• 2 1/2 cup flour
  • 2 1/4 teaspoon instant yeast
  • 1 teaspoon salt
  • 1 cup tepid water
  • 2 tablespoons olive oil

For the pizza topping:

  • 5 ounces goat cheese
  • 2 ripe or semi-ripe persimmons, peeled, and sliced
  • a handful of fresh basil
  • a drizzle of olive oil


  1. In a large bowl add the warm water; sprinkle with yeast and let sit for 5 minutes. Whisk oil and salt into the mixture. Add flour and stir until a sticky dough forms. With clean hands knead the dough for about 10 minutes until it is smooth and elastic. Sprinkle a bit more flour if the dough seems a little too moist or sticky.
  2. Transfer dough to a lightly-oiled bowl and turn to coat all sides with oil. Cover bowl loosely with a plastic wrap or a tea towel and let sit in a warm draft-free place for 1 to 1 1/2 hour until the dough doubles in bulk.
  3. Preheat your oven to 450 degrees. Line a pizza pan with parchment paper or aluminum paper.
  4. Remove dough from bowl and divide in half. Freeze one portion in a freezer bag (it keeps for up to months.) The other portion, transfer to a lightly floured work surface and gently knead a few times until it is smooth. Use fingers and heels of hands to shape the dough and stretch dough on your pizza pan.
  5. Lightly brush dough with olive oil. (This prevents dough from getting soggy from the toppings.) Add the persimmons and cheese. Bake until the crust is golden brown.


Just before serving, garnish with fresh basil leaves and drizzle with extra-virgin olive oil.





49 thoughts on “The Tale of the Persian Persimmon Pizza — D’oh!

  1. Wow, what a great post. I love a persimmon pizza, never in a million years would have thought of that. It is your idea, doesn’t matter who did it before, you thought of it now so you own it. I agree about a more melty cheese, I think burrata would be wonderful. I love persimmons but have a terrible fear of unripened persimmon mouth, that horrible hairy, puckery mouth feel when you bite into one that is not sufficiently ripened. Your photo’s are incredible by the way. That pizza looks so good!

    • Suzanne, I was hoping you would suggest a cheese. I’ll try the burrata (I was also thinking maybe something like cheddar cheese???) …. re persimmons: totally hear you re that awful puckery taste, that’s what turned me off of them when I was a kid, but if you stick to the non-pointy types, they ripen quickly and even when not entirely ripened, they don’t have that puckery quality. Thank you re the photos and the pizza, I owe to you, so thank you! 🙂

      • I think a mild cheese maybe with herbs which us why I suggested burata persimmons have such a delicate flavor you don’t want to overpower. Cheddar might be nice yes.

  2. How delicious! And your photographs and story are just beautiful, as always! Happy cooking… and season’s eatings xo

  3. HIghlight and delete previously written comment. And quick about it. Suffice to say my culinary highlight in four weeks in the States was pumpkin pie.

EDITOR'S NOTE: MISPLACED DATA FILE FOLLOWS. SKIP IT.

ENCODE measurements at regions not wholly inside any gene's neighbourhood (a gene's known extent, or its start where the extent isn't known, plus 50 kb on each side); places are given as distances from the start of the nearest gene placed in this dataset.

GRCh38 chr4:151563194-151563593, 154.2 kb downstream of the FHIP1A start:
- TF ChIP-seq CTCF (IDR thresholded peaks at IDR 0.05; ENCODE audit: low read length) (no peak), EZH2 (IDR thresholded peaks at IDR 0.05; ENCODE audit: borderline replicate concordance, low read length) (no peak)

I love the sound of this dough as pizza should be thin and crisp, not pillowy as it is here in the UK. It’s inedible. Actually, Turkish pizza is as good as Italian. However, that slice of pizza I ate by a quiet canal in Venice was truly memorable (even if I don’t remember which type it was – not the point!). Now, which cheese to have with persimmons?? Non-astringent Spanish persimmons, that is. Will check the cheese counter when I hit the superstore on Monday.

    Loved the pirate ship, too!

      • Oh, I adore chevré! It is my gateway cheese, for sure. If we don’t have it in the home, it is a national emergency. Have you tried Humbolt Fog or Bucherondin? We are alike in this way – our love of the goat cheese. GREAT recipe and flavor combination. Best, Shanna

  4. I saw this and had to have it. Having decided to once again occasionally eat cheese, I was more than ready for this glorious idea. But, pneumonia is my excuse, so I cheated. Trader Joe’s bagged pizza dough rolled out, with an extra inch around. I sprinkled cinnamon, a wee bit of brown sugar and fairy touches of powdered cardamom around the diameter, then folded it over.
    I pulled apart pieces of Brie, added shredded parmagiano reggiano and because I’m a persimmonophile, used five ripeness tested and guaranteed persimmons, cut into slices. (Actually six, but one accidentally fell in my mouth.) Shut the front door! Bubbly melted, cardamomy, persimmon pizza manna from heaven.
    Thank you, Azita Joon-I’m over the moon-struck with your glorious ideas!

    • Oh I’m positively in raptures reading about the inspired tweaks you made to the recipe. Yvonne, no exaggeration: your recipe is genius and mouthwatering! Love the “perimmonophile” coinage (ha ha) as well. I only wish you’d taken a photo b/c I’d have totally posted it.

      Meanwhile, Yvonne joon, khasteh nabashi with exams and ALL else you do and also: pneumonia? Seriously??? Yikes. Rest and get well sooooon! xoxoxo